Just an idea I photoshopped some years ago.
    [​IMG]

    For myself I would have paralleled TOS a little more in concept. Command could have been something of a taupe-ish gold or even a soft greyish brown. Sciences could have been a soft blue. Medical a soft green (as pictured above). Engineering and support services could have been grey and Security could have been a darker grey or grey/blue. You could even retain the concept of the whole uniform being the same colour rather than department colour over black trousers as in TOS. I would have also kept the insignia more consistent with what we saw on TOS. I like the retaining of the rank braiding on the sleeves. Something like what I'm suggesting would have seemed more like evolution rather than confusing wholesale change. In TMP department was denoted by colour in the circle around the insignia. Well thats fine in the real world, but it's too small a detail show up clearly onscreen. Department denoted by uniform colour is a lot easier to see and understand onscreen.
     
    Last edited: Jun 3, 2012
  12. Warped9

    Warped9 Admiral Admiral

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    Star Trek II – The Wrath Of Khan (1982) ***

    A genetic superman seeks revenge against Admiral James Kirk.

    The real strength of this film is the acting and making the best of the words written for the characters. All the major characters are decent in this and it’s one of Shatner’s best performances (since he’s also done some damn fine work in TOS). It also can’t be denied this film has good pacing and a good dose of energy. It’s the pacing, the performances and some nice visuals that make much of this film work.

    But from early on I get one overriding feeling from this film: it feels like they really want you to forget TMP ever happened. There are certainly no references, even indirect ones, to previous events. But there is a pervasive sense of change. Whatever could be changed from TMP was changed. The edict seems to be not that TMP missed a bit in a few places, but that it was a total bust, which it certainly was not. Sometimes change is good and it works, and sometimes it doesn't.

    It starts out promisingly with a forceful version of the familiar Star Trek fanfare and then launches into a very nice opening score…befitting a seafaring adventure. Nice bit of music, but it doesn’t convey the idea of “strange new worlds “or “where no man has gone before.” It sounds more like Captain Blood, The Buccaneer, Horatio Hornblower or maybe even Master And Commander. Maybe it would work for an adaptation of some military SF such as Honor Harrington, but it’s not Star Trek.

    TMP had a terrific opening sequence with three incredible Klingon ships taking on some alien unknown and getting wiped out in the process. TWOK’s opening scene is...cadets in a training simulation. The whole thing is WTF! as the ship is apparently disabled by one lousy Klingon torpedo that also manages to kill the entire senior staff. Funny, I remember the TOS Enterprise being able to take all kinds of punishment as well as the TMP refit able to withstand a volley from Vger that had already destroyed three Klingon ships. (Of course this is such a cool idea they’ll repeat it in Generations to wreck the Enterprise D).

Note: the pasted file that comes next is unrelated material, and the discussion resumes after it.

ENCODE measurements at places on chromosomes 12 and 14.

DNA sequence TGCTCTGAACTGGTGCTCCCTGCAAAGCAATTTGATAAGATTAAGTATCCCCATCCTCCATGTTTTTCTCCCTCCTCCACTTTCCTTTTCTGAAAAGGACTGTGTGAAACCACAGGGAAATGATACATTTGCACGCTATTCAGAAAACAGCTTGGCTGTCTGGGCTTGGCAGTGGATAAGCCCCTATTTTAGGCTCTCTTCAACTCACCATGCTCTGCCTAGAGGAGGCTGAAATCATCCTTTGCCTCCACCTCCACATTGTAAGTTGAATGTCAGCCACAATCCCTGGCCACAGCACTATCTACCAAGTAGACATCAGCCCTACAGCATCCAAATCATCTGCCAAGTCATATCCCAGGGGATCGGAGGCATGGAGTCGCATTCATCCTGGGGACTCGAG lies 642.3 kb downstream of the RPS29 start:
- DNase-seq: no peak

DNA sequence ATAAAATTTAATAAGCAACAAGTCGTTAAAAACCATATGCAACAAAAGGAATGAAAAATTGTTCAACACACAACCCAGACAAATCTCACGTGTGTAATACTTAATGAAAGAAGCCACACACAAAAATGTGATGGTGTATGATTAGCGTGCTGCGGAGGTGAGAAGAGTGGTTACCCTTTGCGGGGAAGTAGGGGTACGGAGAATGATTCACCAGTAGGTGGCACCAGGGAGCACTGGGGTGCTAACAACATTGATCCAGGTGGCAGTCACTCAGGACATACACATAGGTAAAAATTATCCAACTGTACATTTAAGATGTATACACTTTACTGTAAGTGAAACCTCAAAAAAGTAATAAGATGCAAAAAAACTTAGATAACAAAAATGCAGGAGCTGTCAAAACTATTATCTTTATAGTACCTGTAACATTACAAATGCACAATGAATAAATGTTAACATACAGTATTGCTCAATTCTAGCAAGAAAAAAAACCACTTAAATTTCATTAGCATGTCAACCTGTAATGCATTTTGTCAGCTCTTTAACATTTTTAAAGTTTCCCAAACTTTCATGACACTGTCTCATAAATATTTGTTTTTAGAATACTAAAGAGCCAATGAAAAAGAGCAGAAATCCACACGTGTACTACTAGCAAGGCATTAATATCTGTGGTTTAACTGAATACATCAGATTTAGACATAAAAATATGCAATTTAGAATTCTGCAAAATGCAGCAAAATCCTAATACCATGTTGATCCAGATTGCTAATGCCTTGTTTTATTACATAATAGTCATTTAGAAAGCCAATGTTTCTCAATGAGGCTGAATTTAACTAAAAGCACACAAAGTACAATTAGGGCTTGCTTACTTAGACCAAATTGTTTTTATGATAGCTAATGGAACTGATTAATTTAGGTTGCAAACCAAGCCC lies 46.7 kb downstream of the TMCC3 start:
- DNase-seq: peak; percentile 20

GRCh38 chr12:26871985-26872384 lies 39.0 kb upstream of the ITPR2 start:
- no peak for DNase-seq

We next get some decent character moments between Kirk, Spock and McCoy and they’re soon laying it on thick that Kirk is having midlife crises of sorts. He apparently feels old when he’s probably no more than about fifty. Fifty today isn’t old (unless you’re not well) and it shouldn’t even be an issue in the twenty-third century. Hell, Picard will be gallivanting around on the E-D and he could have been pushing sixty.

    But the real thing that’s bugging my ass this early in the film is the idea of the Enterprise as a training vessel. Putting clues together from within the film the refit E isn’t more than about ten years old since its refitting in TMP. But then, of course, they’re ignoring everything from TMP. Whereas TMP left us with the promise of new adventures on the final frontier TWOK has everyone and everything just about ready to retire and be scrapped. Yep, a real positive way to start out the story.

    Some people complained about the TMP uniforms, and while I can’t agree that they’re bad I can agree a bit more colour and perhaps a crisper design would have been welcomed. TWOK’s answer is to give us Buckingham Palace. Again they’re a design that could work in some other SF property, but it’s totally inconsistent with the general look that had already been established for Starfleet personnel: comfortable everyday services wear. Certainly not retro dress outfits. Again it’s not Star Trek.

    At this point what strikes me is that we seem to be seeing a version of Star Trek as filtered through someone’s eyes perhaps not familiar with what had come before and they’re convinced Star Trek has to be something else to be accepted. Hello??? We’re here because Star Trek was successful being what it is and not something else. This is akin to Tim Burton making a couple of movies that are unmistakably his but they also just happen to have Batman in them. This is someone’s idea of a seafaring adventure dressed as sci-fi that just happens to have Kirk, Spock and the Enterprise in it.